Video: Confusion over Aleve warning

By Robert Bazell Chief science and health correspondent
NBC News
updated 12/21/2004 11:15:36 PM ET 2004-12-22T04:15:36

An Alzheimer’s disease prevention trial was suspended after researchers said there were more heart attacks and strokes among patients taking naproxen, an over-the-counter pain reliever in use for 28 years and commonly known by the brand name Aleve.

The announcement has called into question widespread use of the common pain reliever and left many consumers wondering whether they should discontinue their doses. But does naproxen really pose a danger to ordinary consumers or is it a victim of the FDA's overly cautious approach in the wake of the recent warnings about Vioxx and Celebrex?

NBC News’ Robert Bazell tries to dispel fears that there is a large-scale problem with naproxen, and answers questions about the continued use of the drug by consumers.

Q: What does the FDA warning mean for regular users of Aleve?
A:
For people who use Aleve according to the directions on the bottle, increasingly experts are saying today that this (FDA warning) doesn't mean much at all. In fact, there may be no danger. Increasingly experts are saying (the results of the study) may be a statistical fluke and there may be no danger at all.

Q: Does the FDA warning only apply to people taking large doses of naproxen?
A:
It really has nothing to do with the dosage. What happened was this trial was halted not because the committee of outside experts, known as the Data and Safety Monitoring Board, looked at it and said that there was a danger from heart disease — that’s what happened in the case of Vioxx and one of the trials with Celebrex.

What happened was this trial was halted because people didn't want to take part in it because of what happened with Celebrex — so they were having trouble finding volunteers.

So for statistical reasons, there is not the same kind of analysis.

There are years of data (on) naproxen, sold as Aleve, indicating that it not only does not increase the risk of heart disease, but it is protective against heart disease in the same way aspirin is.

A lot of studies added together say that aspirin reduces the frequency of heart disease by about 25 percent, (and) Aleve or naproxen reduces heart disease by about 10 percent. So this single study appears to be some kind of fluke.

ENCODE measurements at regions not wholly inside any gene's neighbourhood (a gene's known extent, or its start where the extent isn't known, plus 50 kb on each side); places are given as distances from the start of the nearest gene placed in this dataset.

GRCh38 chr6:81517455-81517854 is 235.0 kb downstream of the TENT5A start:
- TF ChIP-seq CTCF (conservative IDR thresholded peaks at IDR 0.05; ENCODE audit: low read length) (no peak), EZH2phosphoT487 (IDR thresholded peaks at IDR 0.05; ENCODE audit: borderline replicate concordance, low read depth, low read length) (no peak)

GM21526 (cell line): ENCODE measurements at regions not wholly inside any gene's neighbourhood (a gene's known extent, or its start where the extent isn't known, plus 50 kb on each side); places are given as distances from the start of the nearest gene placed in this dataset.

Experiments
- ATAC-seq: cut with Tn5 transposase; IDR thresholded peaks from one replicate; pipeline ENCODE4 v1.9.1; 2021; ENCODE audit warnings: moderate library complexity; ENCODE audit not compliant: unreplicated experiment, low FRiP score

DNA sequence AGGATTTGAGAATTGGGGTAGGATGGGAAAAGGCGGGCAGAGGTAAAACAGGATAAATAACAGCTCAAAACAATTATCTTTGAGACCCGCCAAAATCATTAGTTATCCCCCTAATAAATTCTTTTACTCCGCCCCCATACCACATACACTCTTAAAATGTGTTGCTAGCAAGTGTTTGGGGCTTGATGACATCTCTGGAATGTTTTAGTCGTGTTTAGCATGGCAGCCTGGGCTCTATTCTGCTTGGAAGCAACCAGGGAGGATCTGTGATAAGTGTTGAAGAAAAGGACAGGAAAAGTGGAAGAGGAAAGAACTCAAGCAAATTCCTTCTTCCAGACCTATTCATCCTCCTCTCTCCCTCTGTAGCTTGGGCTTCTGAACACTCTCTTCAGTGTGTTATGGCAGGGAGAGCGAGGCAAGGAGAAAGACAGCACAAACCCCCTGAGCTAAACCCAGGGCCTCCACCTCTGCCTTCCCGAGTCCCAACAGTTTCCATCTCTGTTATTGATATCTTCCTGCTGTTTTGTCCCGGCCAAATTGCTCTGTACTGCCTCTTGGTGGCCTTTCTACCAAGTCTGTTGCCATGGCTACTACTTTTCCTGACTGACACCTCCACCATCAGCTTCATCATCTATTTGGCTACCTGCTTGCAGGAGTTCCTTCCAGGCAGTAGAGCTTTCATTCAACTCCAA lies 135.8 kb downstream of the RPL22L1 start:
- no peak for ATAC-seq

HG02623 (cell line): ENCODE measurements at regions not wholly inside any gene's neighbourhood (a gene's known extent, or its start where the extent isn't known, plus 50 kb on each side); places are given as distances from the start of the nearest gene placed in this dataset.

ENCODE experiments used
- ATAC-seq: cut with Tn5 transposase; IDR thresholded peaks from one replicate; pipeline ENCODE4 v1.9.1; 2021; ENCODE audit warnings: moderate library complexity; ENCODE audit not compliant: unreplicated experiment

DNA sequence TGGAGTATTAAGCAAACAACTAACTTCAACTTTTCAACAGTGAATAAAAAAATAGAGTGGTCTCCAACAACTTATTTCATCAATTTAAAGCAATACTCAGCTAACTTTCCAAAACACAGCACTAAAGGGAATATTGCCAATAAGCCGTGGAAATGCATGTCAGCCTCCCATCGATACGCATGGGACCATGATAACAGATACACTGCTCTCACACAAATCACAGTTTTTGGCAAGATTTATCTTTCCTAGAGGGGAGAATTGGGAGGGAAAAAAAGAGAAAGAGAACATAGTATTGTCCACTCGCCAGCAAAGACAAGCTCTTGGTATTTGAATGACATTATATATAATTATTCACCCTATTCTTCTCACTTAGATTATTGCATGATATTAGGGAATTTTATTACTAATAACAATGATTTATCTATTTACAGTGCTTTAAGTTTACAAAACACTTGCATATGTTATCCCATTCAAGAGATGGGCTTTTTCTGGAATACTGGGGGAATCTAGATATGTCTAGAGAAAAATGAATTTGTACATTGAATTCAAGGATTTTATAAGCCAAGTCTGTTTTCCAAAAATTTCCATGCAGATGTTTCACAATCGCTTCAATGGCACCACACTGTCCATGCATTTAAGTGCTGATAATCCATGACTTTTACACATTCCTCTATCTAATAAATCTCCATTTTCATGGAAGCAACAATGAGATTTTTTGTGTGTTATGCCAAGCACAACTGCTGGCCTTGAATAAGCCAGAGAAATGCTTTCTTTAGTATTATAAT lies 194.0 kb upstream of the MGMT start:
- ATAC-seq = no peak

Either it is some kind of fluke because of the high dosage used in the study or because of the way the data was analyzed. In any case, I don't think that it gives people who use naproxen any reason to be concerned.

Q: What is the relationship between this latest announcement and the recent problems with other Cox-2 inhibitors?
A:
Regular users don't have to be concerned at all. This is very different from the situation with Vioxx, Celebrex and Bextra — those drugs are all called Cox-2 inhibitors. They are also anti-inflammatory pain-relief drugs that are used a lot for arthritis.

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But for years there has been data accumulating that indicate the possibility that those drugs increase the risk for heart attack and stroke.

But with naproxen, it's just the opposite. For years there has been data accumulating indicating that naproxen decreases the risk for heart attack and stroke. So this one study flies in the face of everything else we've been hearing about naproxen.

There have not been any warning signs, so it would be highly unlikely that this drug is actually a danger.

There was a head-to-head study done by Merck comparing naproxen and Vioxx for the treatment of arthritis and that was the study where people taking Vioxx had five times the number of heart attacks and strokes, so we're really talking about something that's completely different.

Q: Is there a connection to how the FDA reacted to naproxen and the recent problems with Vioxx?
A:
Well, there is the relationship in the sense that the regulators, the FDA and the NIH, now have a hair trigger in terms of how quickly they get concerned about things. They got concerned about this in a big hurry and released the information in a big hurry, perhaps alarming the public unnecessarily.

Q: Does this call into question the way that the FDA monitors drugs that are on the market?
A:
Yes, the process of how the FDA monitors the safety of drugs that are already on the market — which is where the big problem is — has been called into question a great deal by the withdrawal of Vioxx, which was not done by the FDA, and the hearings that followed. The FDA's process for monitoring the safety of drugs has been called into question indeed.

This particular incident with naproxen only is part of that process in the sense that the FDA —because they have been under fire so much — may have acted too quickly.

Q: So, was this too hasty a warning?
A:
It was a mild warning. They said that people shouldn’t take it for more than ten days before they talk to their doctor. In those ten days, the data will probably get sorted out and we'll figure out what's going on.

Q: What is the bottom line for consumers?
A:
The bottom line for consumers is that there is reason to be concerned about Cox-2 inhibitors. Vioxx has been taken off the market, so that is not even a decision. Pfizer is still selling Celebrex and Bextra — its two Cox-2 inhibitors. The FDA has advised that if you're thinking of taking these drugs you should really talk to your doctor about whether you should continue taking them or if you can get by with another anti-inflammatory drug.

As far as Aleve goes, for right now, take a breath; keep taking your Aleve and don't exceed the recommended dose.

But there is a good reason to believe that this will calm down and possibly end up being a statistical fluke and that there doesn't seem to be any danger from Aleve.

Robert Bazell is the NBC News Chief Science Correspondent.

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